Australian grain growers are set to get better crop variety recommendations faster through a major Grains Research and Development Corporation (GRDC) international collaborative investment.
The $5.39 million five-year INVITA (Innovations in Variety Testing in Australia) investment will deliver improved predictors of variety performance, quicker access to trial data for growers, better monitoring of trial quality and variety responses to environmental stresses – underpinning greater grower profitability.
GRDC Senior Manager Enabling Technologies, Tom Giles, says INVITA will add value to the GRDC’s flagship National Variety Trials (NVT) program by further enhancing the quality and timeliness of NVT varietal performance data.
“Knowing the likely performance of varieties under various environmental conditions will provide growers with more confidence in their crop variety decision making,” Mr Giles says.
“The NVT program is a huge logistical undertaking – it is the one of the largest co-ordinated field trial networks of its kind in the world. The INVITA investment adds value to historical NVT data and introduces new technologies and analysis methods to ensure that the NVT program remains at the forefront of variety testing.”
Mr Giles says the GRDC investment is being undertaken in partnership with laboratories in Europe where there has been significant investment in the systematic development of remote sensing, imaging technology and data analytics to monitor and predict crop performance through the Horizon 2020 Innovations in Plant Variety Testing in Europe (INVITE) program.
“The Australian initiative is leveraging advances being made within the INVITE program. We are utilising cutting-edge technologies, techniques and capabilities from across the globe to give Australian grain growers the most dynamic, informative, timely and robust data so they can select with confidence the most appropriate varieties for their farming systems and unique environmental conditions.”
Leading the INVITA research at The University of Queensland is Professor Scott Chapman, who has long-standing ties with a key INVITE partner, Wageningen University in the Netherlands, the top-ranked university in the world for agricultural research. Australia’s leading agriculture research agency, CSIRO, is the other major collaborator.
Professor Chapman, who discusses the investment in a new GRDC video, available at https://bit.ly/3aXOvna, says INVITA embraces the use of drones, satellite images and paddock-based sensors and cameras, with experts in statistics, simulation modelling, machine learning, crop physiology/phenotyping and satellite imaging involved.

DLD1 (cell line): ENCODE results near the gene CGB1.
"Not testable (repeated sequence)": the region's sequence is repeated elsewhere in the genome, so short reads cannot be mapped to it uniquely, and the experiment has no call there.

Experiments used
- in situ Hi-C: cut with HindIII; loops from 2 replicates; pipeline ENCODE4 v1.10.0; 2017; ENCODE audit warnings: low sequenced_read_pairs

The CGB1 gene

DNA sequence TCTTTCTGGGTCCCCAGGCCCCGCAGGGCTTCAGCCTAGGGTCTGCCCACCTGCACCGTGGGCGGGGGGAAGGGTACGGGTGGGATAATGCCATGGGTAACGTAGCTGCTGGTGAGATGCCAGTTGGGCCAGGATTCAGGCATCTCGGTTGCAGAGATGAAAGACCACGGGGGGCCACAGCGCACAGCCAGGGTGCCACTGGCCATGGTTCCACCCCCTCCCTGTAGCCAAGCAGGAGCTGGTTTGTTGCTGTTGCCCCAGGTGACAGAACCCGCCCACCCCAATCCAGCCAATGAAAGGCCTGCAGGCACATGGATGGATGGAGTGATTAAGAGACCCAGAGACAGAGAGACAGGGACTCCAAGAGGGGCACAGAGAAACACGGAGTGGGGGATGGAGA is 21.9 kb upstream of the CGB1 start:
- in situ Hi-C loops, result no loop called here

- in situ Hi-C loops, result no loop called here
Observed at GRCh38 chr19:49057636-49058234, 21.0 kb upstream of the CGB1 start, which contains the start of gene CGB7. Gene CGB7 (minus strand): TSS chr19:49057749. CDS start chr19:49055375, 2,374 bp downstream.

“The crop monitoring technology will focus on capturing data on environmental conditions in addition to crop growth, yield and health characteristics,” Professor Chapman says.
“That will aid us in developing analytical tools capable of predicting crop performance in ways that account for impacts from environmental variables within trials – moving the science closer to being able to extend predictions to farms.”
INVITA commenced with field trials focused on bread wheat varieties, and other crop types will be considered for inclusion this year. In the European project, data is also being captured for canola, maize and sunflowers.
“In 2020, 90 wheat field sites across Australia hosted the remote-sensing technology,” Professor Chapman says. “Included were a subset of about 50 NVT locations which were selected to host ancillary trials.”
The ancillary trials fall under two classes: BioCal and SatCal sites. The SatCal sites include satellite data collection to provide a constant point on Earth to align the satellite images with NVT trials.
The BioCal (short for biomass calibration trial) sites involve six different wheat types (sourced from the NVT) planted at different densities and sampled three times during the season. All trials at these sites were imaged using drones equipped with RGB (standard red-green-blue cameras) or with multispectral cameras that include NIR (near infra-red) and NRE (near red edge) wavelengths to match with satellite imaging. The drone data is being processed to generate detailed field maps at less than one-centimetre resolution.
In addition, the BioCal sites include fixed 4G cameras that transmit single-plot images four times a day, canopy temperature sensors and, at a few sites, Arable Mark weather station/reflectance sensors.
Three trial sites managed by The University of Queensland, CSIRO and the South Australian Research and Development Institute (the research division of the SA Department of Primary Industries and Regions) were also subject to more intensive in-season crop performance assessment (or phenotyping) than the NVT sites.
Examples of the new capabilities include software that uses drone-derived or smartphone data to estimate early crop cover or count wheat heads or, alternatively, uses satellite images and drone-derived imagery to estimate leaf area and biomass. These estimates can then be run against environmental conditions and other data to mine deeper correlations.
Along the way, project activities are helping to upskill NVT Service Providers in the use of remote sensing technology. As this becomes established technology, the broader agricultural research community also stands to benefit through the commercial availability of services for steady streams of paddock-relevant data.
“The strength of INVITE and INVITA’s approach is the ability to integrate the satellite, drone and observational data while advancing the ability to extract useful information from images,” Professor Chapman says.
“The result is an integrated platform that allows a new understanding about the way varieties and environments interact that will prove especially useful when analysing performance of varieties in the NVT trials.”